UK Prime Minister Boris Johnson will try again for a 12 December general election after MPs rejected the plan.
UK Prime Minister Boris Johnson failed to get a two-thirds majority to trigger an early election under the Fixed Terms Parliament Act, with 299 voting in favour to 70 against - and 434 votes needed to pass.
But Mr Johnson said the government would not allow this "paralysis" to continue.
The prime minister will publish a short piece of legislation seeking the support of the Liberal Democrats and the SNP for an election on 12 December.
This would not be subject to a two-thirds majority and would need only 320 votes to pass.
The Lib Dems and SNP are offering to back an election on Monday, 9 December instead, which they say will prevent any chance of the Mr Johnson's Brexit deal being approved in the short time before Parliament is dissolved.
They have proposed their own short bill and it remains to be seen whether they will support the government's legislation, which the prime minister's office has said will be "almost identical".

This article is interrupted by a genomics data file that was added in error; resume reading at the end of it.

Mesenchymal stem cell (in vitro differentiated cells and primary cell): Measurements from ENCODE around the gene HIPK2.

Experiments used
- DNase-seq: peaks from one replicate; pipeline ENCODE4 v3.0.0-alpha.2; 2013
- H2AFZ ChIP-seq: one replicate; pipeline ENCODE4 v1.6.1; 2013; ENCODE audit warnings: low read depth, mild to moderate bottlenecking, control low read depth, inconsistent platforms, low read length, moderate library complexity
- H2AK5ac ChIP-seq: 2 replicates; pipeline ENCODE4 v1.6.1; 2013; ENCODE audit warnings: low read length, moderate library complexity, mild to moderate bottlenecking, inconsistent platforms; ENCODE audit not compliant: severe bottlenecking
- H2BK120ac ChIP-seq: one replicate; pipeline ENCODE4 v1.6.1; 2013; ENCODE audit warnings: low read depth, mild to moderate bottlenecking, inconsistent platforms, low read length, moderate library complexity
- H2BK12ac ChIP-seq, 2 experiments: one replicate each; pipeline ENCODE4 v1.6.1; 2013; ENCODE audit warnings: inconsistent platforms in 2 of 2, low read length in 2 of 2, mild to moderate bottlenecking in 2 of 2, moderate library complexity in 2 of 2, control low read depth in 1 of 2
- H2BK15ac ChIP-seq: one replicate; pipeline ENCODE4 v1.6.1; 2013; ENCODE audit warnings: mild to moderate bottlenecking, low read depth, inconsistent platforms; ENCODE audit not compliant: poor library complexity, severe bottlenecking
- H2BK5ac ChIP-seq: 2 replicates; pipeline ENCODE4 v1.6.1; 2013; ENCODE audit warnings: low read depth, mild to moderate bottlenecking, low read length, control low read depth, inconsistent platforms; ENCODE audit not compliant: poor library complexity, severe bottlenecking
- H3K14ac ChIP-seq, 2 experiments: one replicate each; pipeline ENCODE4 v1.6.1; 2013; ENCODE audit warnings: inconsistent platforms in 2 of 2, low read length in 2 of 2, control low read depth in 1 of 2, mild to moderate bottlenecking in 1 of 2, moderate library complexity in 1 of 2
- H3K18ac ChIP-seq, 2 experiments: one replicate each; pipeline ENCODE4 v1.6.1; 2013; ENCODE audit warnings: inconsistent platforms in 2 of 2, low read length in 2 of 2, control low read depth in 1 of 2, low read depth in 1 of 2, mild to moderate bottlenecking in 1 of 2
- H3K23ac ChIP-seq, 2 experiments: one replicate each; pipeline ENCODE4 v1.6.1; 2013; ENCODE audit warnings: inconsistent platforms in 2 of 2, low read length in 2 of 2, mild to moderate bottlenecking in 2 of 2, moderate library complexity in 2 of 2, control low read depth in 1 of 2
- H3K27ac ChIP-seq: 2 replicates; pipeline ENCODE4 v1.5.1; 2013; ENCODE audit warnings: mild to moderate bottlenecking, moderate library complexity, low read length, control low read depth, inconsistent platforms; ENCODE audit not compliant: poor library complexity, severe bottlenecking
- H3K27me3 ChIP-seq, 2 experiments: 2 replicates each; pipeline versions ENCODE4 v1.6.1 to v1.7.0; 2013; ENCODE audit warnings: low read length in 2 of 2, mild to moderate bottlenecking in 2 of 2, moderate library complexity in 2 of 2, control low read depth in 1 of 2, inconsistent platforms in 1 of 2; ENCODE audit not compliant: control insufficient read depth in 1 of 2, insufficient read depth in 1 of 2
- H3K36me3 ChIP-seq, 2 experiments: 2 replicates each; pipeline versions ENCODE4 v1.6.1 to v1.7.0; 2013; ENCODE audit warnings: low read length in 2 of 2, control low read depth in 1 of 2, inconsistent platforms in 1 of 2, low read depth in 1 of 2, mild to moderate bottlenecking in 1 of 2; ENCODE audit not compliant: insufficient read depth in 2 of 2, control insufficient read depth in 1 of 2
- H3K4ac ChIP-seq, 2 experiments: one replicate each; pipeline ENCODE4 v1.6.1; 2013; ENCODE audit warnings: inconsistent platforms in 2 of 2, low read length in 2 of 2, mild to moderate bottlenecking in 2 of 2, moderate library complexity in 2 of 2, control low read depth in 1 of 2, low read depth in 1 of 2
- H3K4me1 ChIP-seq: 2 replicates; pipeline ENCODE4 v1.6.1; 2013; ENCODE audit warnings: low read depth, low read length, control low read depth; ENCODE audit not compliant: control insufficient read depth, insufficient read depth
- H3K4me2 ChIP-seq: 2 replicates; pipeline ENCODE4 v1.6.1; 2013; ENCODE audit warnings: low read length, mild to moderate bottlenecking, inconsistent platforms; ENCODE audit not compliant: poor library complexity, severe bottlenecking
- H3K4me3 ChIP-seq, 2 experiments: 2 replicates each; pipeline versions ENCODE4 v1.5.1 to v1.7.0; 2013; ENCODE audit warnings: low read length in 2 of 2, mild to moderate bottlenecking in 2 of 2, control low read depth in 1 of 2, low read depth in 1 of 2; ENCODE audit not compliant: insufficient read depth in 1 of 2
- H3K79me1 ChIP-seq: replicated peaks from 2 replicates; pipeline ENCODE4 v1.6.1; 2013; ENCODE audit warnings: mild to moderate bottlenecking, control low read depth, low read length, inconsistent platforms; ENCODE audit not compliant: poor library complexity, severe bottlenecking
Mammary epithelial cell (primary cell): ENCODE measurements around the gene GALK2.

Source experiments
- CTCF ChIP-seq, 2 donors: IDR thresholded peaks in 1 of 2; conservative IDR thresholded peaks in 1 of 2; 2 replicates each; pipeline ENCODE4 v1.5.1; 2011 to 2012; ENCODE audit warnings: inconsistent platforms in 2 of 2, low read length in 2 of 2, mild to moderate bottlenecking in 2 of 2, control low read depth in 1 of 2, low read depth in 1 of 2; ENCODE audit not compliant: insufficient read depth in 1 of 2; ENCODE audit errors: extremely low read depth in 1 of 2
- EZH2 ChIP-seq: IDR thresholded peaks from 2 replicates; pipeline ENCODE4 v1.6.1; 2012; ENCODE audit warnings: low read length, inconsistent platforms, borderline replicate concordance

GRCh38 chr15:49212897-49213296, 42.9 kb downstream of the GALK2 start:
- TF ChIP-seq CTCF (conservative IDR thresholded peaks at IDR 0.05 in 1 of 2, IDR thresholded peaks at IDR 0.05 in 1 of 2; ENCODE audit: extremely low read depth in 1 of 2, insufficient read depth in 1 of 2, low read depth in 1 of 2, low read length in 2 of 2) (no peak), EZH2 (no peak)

Negotiations between the two sides over a compromise date were reportedly taking place in Westminster.
In the earlier Commons debate Mr Johnson said "nobody relished" going to the polls weeks before Christmas but this Parliament had "run its course" and was "incapable" of settling Brexit.
The UK was due to leave the European Union on 31 October but the EU granted Britain an extension until 31 January.
The postponement still allows for an earlier departure, if the British parliament approves Boris Johnson's deal for the UK leaving the bloc.
Speaking in the Commons, Mr Johnson said Labour was the only main opposition party resisting an early election, telling Mr Corbyn that he "can run but he cannot hide" from the electorate.
In response, Mr Corbyn said he backed an election but only after certain conditions were met - including legal confirmation of the extension and reassurances that students wouldn't be "disenfranchised" by the mid-December date because they had left for the Christmas holidays.
"The reason I am so cautious is that I do not trust the prime minister," he said. "Today he wants an election and his bill - not with our endorsement."
Mr Johnson was required to request an extension to the Brexit date after Parliament failed to agree a Brexit deal. The prime minister had repeatedly said the UK would leave on 31 October deadline with or without a deal, but the law - known as the Benn Act - required him to accept the EU's extension offer.
- BBC / Reuters